Doing Good Can Get You in Trouble!—John 5:1-18

Studies in John’s Gospel—Bible study lesson 11 

by Reta Halteman Finger

Excavation of the Pool of Bethesda
Archeologists had to dig deep to find the remains of the Pool of Bethesda. Present day Jerusalem sits atop many layers of destruction and rebuilding. Photo by Reta Finger.

Although the circumstances are very different, lessons 10 and 11 both recount miraculous healings: an acutely ill child from miles away (4:46-54), and now a chronically crippled man by a pool. I think about these stories in light of our current political struggle over affordable health care insurance and the fact that around 50,000 people in America die each year because they don’t have it.

But health care in the Mediterranean world of the first century was often worse than no care at all (i.e., Mark 5:25-26). Parents had to have five children if they hoped for two to survive. Life expectancy for those who made it past age ten was around the late 40s for men and lower for women because of the risks of childbirth. In this time of growing urbanization, plagues would sweep across a city, killing thousands.  Fearing contamination, people would throw sick family members out of their homes to die in the streets. Since 90 percent of the population lived at or below subsistence, the disabled who could not work to earn a living ended up as homeless beggars. No wonder rare persons with a reputation for healing were sought after.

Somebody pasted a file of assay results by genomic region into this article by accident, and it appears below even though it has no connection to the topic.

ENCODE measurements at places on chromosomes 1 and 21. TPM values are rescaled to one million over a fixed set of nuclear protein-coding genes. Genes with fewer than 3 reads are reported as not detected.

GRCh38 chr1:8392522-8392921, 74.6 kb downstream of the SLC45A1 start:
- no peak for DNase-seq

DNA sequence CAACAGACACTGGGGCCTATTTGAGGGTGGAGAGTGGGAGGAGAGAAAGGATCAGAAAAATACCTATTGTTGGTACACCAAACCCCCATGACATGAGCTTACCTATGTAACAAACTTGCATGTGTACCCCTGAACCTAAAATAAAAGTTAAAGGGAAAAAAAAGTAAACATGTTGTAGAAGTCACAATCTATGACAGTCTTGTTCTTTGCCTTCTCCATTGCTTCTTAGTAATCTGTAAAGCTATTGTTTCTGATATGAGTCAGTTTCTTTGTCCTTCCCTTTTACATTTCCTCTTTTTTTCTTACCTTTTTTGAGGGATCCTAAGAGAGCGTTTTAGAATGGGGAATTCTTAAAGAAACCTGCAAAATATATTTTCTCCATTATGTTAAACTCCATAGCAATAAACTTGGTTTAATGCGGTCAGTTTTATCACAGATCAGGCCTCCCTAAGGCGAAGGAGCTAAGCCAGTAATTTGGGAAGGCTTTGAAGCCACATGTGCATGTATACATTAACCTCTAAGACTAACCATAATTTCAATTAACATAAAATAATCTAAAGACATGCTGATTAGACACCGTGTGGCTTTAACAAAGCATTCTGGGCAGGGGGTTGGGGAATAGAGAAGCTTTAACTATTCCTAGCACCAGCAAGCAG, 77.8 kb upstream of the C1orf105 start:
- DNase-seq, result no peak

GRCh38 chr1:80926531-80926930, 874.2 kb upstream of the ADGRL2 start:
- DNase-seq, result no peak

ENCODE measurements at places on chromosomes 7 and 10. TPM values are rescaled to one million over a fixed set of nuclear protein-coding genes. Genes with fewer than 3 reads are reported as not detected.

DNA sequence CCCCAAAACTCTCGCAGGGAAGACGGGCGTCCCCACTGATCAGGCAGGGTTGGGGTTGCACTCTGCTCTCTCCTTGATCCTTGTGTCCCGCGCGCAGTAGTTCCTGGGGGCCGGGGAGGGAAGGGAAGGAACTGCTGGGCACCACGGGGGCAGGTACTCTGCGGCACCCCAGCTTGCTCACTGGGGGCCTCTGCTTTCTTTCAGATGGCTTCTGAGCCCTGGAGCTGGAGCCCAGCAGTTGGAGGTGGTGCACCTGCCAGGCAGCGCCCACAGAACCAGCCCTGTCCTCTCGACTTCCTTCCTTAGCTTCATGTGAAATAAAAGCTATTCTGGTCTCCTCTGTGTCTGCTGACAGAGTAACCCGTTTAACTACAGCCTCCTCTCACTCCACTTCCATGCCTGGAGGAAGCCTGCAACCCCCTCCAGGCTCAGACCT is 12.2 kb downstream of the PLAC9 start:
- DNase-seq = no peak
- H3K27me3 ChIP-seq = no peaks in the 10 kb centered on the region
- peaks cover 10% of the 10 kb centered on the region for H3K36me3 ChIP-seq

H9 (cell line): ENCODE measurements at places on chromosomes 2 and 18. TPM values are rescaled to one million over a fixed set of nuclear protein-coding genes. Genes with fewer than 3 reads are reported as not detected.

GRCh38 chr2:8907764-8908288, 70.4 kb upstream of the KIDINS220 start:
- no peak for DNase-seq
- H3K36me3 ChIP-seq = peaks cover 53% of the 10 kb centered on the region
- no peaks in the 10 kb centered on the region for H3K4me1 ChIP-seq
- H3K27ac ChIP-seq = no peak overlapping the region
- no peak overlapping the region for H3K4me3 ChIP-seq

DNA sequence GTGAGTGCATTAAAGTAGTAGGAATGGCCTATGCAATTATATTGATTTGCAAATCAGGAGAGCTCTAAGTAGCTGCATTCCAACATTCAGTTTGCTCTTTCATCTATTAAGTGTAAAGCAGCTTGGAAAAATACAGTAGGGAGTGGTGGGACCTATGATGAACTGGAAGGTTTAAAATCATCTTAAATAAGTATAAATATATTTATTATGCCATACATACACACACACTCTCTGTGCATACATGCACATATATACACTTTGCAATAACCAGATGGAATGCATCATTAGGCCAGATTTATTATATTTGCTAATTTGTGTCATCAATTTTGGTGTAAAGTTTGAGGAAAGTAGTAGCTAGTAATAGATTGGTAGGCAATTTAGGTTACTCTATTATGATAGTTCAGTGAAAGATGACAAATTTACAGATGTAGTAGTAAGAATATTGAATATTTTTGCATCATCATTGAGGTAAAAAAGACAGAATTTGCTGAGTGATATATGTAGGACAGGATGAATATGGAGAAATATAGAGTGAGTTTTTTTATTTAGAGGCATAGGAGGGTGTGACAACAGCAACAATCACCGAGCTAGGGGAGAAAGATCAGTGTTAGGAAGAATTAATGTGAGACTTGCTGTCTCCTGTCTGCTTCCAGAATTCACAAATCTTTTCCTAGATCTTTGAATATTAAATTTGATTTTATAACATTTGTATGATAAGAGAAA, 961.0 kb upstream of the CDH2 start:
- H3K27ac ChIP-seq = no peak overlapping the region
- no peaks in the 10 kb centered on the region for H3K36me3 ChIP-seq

A pool with a purpose

Can readers rise to the challenge of interpretation? I will provide background information for this story of a pool-side healing and then raise relevant or provocative questions for you to explore.

Chronology
The previous episode took place in Galilee, but once again Jesus is in Jerusalem (5:1), so there are literary reasons rather than chronology that place these two healings together. We derive Jesus’ three-year ministry from John, since the Synoptics collapse it into only one year. But we don’t know which festival Jesus was attending.

A textual issue
Both the NRSV and the NIV omit 5:3b-4 [mouse over asterisk in Scripture text] because it is missing from all early Greek manuscripts. It was probably added later to explain verse 7.

Metaphor or historical reality?